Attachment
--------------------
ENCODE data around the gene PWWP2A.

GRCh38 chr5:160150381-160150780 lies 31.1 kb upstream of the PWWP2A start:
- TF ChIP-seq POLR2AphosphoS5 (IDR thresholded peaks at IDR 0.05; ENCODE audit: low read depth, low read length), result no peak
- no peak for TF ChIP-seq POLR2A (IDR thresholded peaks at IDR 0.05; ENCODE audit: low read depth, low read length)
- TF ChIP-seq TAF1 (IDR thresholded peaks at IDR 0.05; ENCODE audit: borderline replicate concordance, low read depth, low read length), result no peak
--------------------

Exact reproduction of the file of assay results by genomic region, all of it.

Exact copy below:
ENCODE data around the gene PWWP2A.

GRCh38 chr5:160150381-160150780 lies 31.1 kb upstream of the PWWP2A start:
- TF ChIP-seq POLR2AphosphoS5 (IDR thresholded peaks at IDR 0.05; ENCODE audit: low read depth, low read length), result no peak
- no peak for TF ChIP-seq POLR2A (IDR thresholded peaks at IDR 0.05; ENCODE audit: low read depth, low read length)
- TF ChIP-seq TAF1 (IDR thresholded peaks at IDR 0.05; ENCODE audit: borderline replicate concordance, low read depth, low read length), result no peak